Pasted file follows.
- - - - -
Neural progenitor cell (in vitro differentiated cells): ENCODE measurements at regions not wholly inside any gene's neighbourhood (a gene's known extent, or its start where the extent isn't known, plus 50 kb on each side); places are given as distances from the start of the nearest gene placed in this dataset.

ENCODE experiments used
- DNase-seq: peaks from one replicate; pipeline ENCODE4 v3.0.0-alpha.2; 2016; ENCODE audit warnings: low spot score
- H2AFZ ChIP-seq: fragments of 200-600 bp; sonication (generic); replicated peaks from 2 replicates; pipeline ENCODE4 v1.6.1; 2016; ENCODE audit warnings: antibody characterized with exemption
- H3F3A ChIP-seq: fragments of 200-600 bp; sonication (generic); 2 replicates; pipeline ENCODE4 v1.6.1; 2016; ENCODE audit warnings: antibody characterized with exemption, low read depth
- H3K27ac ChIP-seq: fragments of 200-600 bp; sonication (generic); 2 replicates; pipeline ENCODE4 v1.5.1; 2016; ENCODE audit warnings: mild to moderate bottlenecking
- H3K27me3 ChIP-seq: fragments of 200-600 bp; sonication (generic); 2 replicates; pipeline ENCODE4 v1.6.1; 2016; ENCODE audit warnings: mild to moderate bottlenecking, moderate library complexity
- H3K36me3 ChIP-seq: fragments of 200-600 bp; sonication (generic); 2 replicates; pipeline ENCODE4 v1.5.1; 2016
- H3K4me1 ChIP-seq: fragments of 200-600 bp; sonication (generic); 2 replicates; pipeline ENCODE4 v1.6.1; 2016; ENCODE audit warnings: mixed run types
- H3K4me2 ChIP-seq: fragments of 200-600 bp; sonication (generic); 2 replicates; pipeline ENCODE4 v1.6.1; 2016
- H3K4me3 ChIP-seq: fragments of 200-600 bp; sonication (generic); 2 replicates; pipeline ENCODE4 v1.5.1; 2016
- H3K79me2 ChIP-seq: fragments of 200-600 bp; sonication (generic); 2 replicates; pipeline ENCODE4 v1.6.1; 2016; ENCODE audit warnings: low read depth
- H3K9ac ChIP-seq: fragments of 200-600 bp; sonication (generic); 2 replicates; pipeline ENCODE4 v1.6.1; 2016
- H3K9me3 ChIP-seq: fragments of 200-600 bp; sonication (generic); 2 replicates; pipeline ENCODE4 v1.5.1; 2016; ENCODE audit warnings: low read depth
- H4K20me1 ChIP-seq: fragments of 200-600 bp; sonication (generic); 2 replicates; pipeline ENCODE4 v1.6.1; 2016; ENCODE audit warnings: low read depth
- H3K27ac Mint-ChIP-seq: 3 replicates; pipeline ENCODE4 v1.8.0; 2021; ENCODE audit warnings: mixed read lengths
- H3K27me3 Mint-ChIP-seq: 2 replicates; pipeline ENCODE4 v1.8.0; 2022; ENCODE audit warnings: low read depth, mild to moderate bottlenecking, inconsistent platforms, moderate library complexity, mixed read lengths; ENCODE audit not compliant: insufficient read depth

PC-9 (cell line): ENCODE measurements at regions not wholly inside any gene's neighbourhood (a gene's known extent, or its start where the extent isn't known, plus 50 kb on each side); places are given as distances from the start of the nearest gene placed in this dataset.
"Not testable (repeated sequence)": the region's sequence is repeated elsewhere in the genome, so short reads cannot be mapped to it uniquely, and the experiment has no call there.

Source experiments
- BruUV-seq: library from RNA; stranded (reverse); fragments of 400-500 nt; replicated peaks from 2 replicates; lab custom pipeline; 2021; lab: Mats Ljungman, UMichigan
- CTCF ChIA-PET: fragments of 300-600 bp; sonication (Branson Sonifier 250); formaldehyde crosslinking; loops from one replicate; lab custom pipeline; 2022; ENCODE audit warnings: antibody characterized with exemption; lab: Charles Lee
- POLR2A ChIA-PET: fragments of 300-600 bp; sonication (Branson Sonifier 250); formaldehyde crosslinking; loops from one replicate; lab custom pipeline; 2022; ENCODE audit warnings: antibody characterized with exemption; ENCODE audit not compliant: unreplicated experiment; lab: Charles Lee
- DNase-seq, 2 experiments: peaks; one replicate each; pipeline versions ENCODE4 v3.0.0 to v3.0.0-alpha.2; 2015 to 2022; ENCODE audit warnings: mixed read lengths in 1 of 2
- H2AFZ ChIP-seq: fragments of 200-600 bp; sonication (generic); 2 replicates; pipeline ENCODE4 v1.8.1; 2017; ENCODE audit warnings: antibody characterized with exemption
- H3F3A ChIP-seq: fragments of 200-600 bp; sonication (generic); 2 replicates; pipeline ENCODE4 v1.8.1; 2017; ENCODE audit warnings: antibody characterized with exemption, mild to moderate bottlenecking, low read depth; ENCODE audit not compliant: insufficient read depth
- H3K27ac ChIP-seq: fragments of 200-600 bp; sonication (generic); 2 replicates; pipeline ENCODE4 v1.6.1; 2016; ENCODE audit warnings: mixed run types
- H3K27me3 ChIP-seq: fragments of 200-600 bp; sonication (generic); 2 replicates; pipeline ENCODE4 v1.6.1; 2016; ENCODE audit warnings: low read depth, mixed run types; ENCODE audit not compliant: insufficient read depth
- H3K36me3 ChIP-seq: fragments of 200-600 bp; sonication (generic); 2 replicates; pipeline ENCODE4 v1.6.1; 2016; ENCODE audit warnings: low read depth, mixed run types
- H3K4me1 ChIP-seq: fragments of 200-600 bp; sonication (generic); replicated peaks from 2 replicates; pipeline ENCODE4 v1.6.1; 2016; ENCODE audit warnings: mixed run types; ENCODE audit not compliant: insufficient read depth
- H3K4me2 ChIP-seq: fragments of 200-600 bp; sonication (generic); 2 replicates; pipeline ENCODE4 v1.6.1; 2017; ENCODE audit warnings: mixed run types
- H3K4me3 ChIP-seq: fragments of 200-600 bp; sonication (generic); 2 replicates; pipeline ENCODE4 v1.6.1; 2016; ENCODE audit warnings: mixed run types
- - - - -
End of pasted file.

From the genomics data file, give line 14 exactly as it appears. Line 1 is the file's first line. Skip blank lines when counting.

- H3K9me3 ChIP-seq: fragments of 200-600 bp; sonication (generic); 2 replicates; pipeline ENCODE4 v1.5.1; 2016; ENCODE audit warnings: low read depth